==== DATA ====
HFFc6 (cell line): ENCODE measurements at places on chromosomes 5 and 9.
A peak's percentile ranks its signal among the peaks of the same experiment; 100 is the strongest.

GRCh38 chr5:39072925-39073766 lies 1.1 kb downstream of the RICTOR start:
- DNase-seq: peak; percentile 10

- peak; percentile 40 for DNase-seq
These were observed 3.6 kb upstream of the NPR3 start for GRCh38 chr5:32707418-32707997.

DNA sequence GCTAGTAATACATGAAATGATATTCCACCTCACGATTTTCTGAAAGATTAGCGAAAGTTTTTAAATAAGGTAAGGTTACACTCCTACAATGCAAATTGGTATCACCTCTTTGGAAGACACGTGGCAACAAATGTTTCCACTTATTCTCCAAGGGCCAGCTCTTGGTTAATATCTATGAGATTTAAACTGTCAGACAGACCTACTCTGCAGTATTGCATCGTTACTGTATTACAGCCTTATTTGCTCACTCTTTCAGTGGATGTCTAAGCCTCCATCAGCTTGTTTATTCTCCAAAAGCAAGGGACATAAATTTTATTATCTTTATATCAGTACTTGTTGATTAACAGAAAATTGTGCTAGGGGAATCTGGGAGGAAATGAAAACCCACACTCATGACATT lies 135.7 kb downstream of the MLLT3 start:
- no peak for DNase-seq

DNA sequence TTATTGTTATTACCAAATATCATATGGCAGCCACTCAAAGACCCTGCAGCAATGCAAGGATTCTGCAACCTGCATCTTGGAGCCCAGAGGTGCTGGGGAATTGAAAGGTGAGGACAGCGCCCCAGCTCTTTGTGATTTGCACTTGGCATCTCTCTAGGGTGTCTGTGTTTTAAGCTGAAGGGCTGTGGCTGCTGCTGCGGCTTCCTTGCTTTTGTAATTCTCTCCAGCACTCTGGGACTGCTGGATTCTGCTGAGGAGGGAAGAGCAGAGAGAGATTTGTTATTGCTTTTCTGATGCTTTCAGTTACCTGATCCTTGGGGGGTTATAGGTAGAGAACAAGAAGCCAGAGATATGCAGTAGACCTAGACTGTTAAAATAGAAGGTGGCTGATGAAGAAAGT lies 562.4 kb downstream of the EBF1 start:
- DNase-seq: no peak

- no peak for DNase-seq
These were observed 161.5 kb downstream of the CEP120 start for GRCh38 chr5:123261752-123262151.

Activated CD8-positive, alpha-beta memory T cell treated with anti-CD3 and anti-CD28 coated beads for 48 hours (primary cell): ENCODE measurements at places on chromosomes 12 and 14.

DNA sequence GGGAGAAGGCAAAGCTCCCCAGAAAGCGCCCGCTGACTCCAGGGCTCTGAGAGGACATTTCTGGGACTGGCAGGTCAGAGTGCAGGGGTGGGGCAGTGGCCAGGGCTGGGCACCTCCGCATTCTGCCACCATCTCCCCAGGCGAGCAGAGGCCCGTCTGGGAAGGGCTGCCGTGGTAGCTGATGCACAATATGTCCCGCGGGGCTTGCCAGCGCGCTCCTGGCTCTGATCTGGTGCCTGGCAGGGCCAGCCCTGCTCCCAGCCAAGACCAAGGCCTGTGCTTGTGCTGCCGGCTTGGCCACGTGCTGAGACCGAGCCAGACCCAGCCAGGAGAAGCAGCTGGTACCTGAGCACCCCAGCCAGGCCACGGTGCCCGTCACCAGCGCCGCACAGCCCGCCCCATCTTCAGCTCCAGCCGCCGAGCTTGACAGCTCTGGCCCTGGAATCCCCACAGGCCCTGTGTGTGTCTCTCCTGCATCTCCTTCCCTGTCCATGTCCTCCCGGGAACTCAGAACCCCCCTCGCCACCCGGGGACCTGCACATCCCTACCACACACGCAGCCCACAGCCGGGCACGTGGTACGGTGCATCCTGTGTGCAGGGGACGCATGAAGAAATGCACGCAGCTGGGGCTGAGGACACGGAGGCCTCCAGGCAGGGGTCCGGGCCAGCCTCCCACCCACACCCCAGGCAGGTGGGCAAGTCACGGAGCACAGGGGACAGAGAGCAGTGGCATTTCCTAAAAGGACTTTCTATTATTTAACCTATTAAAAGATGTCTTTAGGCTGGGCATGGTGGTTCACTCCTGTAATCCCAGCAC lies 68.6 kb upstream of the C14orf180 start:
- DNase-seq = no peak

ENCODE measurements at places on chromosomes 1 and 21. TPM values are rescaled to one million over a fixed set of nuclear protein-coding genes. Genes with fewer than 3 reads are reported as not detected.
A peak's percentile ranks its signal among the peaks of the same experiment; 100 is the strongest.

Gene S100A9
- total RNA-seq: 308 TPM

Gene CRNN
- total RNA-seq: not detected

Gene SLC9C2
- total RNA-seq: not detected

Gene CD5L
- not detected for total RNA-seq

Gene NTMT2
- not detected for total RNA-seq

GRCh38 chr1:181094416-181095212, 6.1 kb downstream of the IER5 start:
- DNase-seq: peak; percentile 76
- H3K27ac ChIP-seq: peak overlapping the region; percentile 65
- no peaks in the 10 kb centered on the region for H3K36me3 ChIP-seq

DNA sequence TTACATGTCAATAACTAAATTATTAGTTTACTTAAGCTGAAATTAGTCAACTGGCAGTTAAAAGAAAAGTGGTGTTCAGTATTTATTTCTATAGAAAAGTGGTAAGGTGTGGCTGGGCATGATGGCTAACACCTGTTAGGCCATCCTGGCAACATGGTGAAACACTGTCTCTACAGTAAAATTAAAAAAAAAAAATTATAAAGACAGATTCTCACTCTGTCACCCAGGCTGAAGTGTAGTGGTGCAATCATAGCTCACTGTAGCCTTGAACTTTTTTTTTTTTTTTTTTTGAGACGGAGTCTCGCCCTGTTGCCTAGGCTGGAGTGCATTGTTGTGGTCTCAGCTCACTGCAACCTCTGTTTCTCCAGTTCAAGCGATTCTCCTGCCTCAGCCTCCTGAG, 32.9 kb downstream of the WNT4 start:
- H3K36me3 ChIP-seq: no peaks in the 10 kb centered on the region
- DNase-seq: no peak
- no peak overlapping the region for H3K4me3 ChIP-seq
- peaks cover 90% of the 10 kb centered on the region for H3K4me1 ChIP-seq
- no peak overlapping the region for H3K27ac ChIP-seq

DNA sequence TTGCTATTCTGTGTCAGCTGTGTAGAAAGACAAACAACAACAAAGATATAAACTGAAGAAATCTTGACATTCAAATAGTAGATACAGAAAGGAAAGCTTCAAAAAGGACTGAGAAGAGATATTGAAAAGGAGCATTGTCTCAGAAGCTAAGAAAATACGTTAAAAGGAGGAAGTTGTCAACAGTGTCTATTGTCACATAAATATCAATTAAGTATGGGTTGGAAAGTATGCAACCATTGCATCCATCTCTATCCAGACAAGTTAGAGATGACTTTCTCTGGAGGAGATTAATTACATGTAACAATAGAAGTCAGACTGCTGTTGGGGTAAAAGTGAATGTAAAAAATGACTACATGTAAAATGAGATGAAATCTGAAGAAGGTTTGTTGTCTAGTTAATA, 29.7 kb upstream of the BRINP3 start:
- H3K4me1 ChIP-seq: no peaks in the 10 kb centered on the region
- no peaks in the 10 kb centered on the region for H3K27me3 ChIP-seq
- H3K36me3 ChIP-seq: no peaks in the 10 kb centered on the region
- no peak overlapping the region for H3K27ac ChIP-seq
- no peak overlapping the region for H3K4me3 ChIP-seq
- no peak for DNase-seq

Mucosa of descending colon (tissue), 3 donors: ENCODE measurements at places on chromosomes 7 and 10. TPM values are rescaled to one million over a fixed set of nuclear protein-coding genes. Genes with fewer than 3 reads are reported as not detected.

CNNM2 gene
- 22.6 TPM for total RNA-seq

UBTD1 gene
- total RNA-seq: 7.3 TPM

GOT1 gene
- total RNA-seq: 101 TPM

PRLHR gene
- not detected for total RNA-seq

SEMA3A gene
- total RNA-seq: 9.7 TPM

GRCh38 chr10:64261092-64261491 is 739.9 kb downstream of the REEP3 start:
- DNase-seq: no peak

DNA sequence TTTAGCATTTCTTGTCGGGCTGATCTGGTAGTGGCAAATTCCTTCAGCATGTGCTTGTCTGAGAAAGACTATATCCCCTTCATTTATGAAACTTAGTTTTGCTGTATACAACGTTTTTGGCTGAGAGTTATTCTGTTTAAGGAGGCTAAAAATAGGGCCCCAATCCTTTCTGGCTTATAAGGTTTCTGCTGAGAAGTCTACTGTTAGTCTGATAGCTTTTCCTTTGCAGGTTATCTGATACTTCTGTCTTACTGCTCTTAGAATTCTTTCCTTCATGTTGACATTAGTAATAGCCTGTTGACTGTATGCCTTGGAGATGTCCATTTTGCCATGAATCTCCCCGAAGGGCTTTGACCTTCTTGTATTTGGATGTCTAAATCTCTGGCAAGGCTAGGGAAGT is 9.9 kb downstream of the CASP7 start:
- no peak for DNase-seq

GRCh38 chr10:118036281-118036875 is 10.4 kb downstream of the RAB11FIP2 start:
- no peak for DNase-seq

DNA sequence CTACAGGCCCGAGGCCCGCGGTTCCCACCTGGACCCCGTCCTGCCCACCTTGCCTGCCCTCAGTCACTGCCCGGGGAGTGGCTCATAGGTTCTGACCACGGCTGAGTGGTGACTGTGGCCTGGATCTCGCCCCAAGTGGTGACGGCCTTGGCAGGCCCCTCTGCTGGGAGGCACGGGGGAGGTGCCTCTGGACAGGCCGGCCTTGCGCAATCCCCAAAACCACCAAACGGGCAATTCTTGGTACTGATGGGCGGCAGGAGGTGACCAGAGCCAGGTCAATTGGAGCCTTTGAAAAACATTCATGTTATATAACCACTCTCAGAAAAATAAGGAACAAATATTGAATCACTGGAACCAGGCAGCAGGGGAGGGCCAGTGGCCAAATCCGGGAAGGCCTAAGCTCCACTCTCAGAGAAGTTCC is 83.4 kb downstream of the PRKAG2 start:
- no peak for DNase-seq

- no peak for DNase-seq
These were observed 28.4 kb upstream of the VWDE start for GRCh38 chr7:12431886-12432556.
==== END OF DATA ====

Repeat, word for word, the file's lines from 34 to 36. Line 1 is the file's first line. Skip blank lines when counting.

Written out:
- DNase-seq: no peak
- no peak overlapping the region for H3K4me3 ChIP-seq
- peaks cover 90% of the 10 kb centered on the region for H3K4me1 ChIP-seq